The language here of course sounds quite esoteric to us today. Yet we should be able to understand the difficulty that Plato is grappling with. Plato embraces a pretty common idea that knowledge claims are true through time. For example, 2+2=4 is not something that was true yesterday but not tomorrow. Rather, 2+2=4 was true yesterday, is true today, and will be true tomorrow. Plato views true ideas as eternally true. (Historical truths comprise a special complicated kind of truths. But let’s stick with our other examples for now.) How do we come to know things that are eternally true when we appear to live in a world where everything is in flux? In Plato’s view, it is the “rational soul,” that eternal part of the human, that allows us a segue into a rational and eternal intellectual world, the world of the forms, where these essences have an actual existence.
As Plato discusses these matters further in the Republic, the dialogue in which the Allegory of the Cave is described, he underlines the various thinking capacities that humans have. He discusses these as he depicts the various capacities of the human soul. His discussion of the soul is complex, but it will help to outline it. We have so far mentioned the human “rational soul.” However, Plato thinks that this “rational soul” is only one part of the human soul. He introduces a tripartite view the human soul — that is, a three-part view of the soul. We have an appetitive and spirited part of the soul as well. Plato offers us one of the first depictions of the human that emphasizes some characteristics that we share with the larger biological world. The appetites we have and desires of the spirited part of the soul appear to equip us with capacities we share with the broader animal kingdom. But it is “rational soul” that makes us uniquely human. In our day-to-day human functioning all of these powers of the soul are in use at some times. However, it is only the capacities of rational soul that allow us achieve truth and understanding of the eternal world of forms. It appears to be that eternal part of us (though details of this are debated among Plato scholars).
In fact, when we only use certain thinking capacities like those of some other animals — perception, perhaps a rudimentary imagination — we do not come to know truth. If we use these cognitive abilities (of perception and imagination) alone, we will remain trapped in the world of opinion. We will not arise above the world of flux to the world of true forms. We will find no satisfactory and rational way to mediate disagreements.
It is only through the analysis of concepts and even of the process of reasoning itself that we begin to do the higher level of thinking required for knowledge. We might see Plato as building on Socrates’ earlier expressed view that we need to live examined lives. To have meaningful lives and to gain truth, this examination cannot, though, consist in merely a leisurely bantering about. Rather, we need discursive reasoning and direct intuition of the first principles of reasoning to achieve truth. It is through the exercise of the higher order capacities of human reflection that we rise above the world of “common sense” and mere opinion to genuine knowledge. The exercise of the higher capacities of our rational soul allows us entry into the eternal and unchanging world. Or perhaps, since we all actually have those capacities, at least in rudimentary form, we might better say that we need to “remember” those ideas. That’s how Plato puts it. He thinks we have to awaken the use of those power and then we can discover the truths. In Plato’s view we already have these truths written on our minds. As rational souls, we exist always in some sense already connected with that eternal world of forms. We need only to awaken to them, or to open our eyes to see the light, or — to turn to our example here — to make our ascent from the cave to the real world of forms.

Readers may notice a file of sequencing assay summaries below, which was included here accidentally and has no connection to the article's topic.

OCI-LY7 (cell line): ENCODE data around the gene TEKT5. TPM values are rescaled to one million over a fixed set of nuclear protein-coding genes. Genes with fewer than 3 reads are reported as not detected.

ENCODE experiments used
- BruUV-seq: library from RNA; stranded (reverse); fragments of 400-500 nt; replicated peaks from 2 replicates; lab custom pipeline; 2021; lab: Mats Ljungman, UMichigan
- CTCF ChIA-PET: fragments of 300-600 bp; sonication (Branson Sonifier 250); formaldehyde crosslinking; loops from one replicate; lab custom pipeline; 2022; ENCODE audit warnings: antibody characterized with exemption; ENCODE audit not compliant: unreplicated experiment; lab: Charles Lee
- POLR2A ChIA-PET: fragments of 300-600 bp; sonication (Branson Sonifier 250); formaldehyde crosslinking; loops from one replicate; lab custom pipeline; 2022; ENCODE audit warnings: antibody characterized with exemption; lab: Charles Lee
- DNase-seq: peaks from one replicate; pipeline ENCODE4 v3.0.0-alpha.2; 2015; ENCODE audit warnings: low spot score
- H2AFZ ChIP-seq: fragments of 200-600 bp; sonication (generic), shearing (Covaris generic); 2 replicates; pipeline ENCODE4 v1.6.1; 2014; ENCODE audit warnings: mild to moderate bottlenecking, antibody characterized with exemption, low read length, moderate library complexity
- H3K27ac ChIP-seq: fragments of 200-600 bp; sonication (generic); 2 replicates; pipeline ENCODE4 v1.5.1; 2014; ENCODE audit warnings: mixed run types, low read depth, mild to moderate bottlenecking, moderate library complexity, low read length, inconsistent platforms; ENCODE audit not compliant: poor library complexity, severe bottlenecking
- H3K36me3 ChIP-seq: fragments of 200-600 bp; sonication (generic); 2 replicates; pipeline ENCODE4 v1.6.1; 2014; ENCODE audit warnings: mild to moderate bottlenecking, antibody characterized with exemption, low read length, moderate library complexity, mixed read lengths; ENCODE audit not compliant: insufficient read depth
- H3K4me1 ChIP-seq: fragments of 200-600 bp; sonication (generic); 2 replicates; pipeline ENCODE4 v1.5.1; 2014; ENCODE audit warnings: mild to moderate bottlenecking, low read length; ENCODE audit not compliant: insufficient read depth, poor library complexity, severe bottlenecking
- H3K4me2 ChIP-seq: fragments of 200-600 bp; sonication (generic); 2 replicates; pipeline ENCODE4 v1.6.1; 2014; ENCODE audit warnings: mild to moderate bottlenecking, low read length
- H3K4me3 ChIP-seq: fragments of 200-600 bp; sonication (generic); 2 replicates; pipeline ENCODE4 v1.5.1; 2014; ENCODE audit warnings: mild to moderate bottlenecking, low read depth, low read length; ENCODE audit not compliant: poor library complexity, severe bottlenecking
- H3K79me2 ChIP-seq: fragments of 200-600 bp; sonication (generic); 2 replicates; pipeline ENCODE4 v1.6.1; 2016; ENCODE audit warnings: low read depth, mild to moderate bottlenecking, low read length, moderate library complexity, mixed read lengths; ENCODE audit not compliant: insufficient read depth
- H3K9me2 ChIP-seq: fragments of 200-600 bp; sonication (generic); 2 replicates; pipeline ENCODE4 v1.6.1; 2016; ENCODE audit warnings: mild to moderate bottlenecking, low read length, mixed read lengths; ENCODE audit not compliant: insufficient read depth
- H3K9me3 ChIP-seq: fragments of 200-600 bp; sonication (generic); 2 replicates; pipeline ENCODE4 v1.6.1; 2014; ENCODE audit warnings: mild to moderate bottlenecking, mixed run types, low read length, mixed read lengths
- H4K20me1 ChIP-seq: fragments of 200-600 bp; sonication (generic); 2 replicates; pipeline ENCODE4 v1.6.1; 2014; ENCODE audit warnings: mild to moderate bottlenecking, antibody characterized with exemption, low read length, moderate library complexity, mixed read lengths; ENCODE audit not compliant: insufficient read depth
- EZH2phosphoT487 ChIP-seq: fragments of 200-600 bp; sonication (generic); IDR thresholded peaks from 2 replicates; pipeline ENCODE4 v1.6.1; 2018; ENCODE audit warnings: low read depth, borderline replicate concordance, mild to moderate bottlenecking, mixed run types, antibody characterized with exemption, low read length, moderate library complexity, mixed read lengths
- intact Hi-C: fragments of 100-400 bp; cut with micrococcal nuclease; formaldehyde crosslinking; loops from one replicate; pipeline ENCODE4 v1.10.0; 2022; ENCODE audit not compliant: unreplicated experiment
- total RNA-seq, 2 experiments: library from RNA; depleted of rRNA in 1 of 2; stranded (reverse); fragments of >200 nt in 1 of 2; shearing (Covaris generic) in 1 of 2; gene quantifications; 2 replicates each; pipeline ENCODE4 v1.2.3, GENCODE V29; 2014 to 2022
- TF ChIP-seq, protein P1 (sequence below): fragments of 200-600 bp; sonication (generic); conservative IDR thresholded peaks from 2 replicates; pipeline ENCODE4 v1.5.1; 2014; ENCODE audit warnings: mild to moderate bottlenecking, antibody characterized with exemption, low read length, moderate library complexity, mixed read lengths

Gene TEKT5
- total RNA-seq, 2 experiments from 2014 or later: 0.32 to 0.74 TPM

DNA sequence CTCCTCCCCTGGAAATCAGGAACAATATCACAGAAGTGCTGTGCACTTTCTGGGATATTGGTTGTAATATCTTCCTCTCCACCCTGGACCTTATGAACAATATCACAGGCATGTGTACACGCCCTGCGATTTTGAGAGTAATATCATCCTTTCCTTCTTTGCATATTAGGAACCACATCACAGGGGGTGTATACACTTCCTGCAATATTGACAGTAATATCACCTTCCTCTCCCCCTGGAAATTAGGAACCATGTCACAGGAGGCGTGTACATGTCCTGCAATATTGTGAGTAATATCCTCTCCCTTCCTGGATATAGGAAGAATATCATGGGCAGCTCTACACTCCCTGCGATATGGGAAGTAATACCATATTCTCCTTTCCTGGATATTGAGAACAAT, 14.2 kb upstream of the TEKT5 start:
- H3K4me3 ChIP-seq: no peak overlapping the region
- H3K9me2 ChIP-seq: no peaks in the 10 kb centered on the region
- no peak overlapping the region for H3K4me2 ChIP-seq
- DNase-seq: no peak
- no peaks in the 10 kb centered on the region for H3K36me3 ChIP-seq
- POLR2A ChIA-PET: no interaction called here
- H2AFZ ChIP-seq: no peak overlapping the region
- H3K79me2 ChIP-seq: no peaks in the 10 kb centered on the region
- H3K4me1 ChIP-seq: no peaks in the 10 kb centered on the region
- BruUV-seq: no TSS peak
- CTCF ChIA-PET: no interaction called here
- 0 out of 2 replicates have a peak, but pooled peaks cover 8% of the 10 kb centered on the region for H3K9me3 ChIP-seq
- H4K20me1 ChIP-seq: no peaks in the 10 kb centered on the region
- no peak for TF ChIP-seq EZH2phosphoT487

Plato in fact believed things nearly all philosophers today find very implausible. The soul pre-exists the human life. Humans then are born with knowledge inscribed upon their souls. They needed only to remember this knowledge. While these details of Plato’s metaphysics are unlikely to resonate with us, the general questions of the allegory are still very pertinent. It remains useful for us to think about how rational thought facilitates human freedom, about the value of the analysis of ideas, about the place of understanding first principles of our reasoning. Our answers will differ from Plato’s. But his questions remain vital, as do narratives like the Allegory of the Cave, which can be interpreted anew for our own time in productive ways.
For a general discussion of truth and freedom, it would be good to keep in mind the analysis of our human reasoning capacity that Plato is engaged in: He is already recognizing the difference between the faculties we have of perception, imagination, understanding, discursive reasoning. He is emphasizing that we will strongly benefit from a use of understanding and discursive reasoning and that without this we might just become mired in exchanges of opinion that lead nowhere fruitful.
Continue to Plato on Gyges’ Ring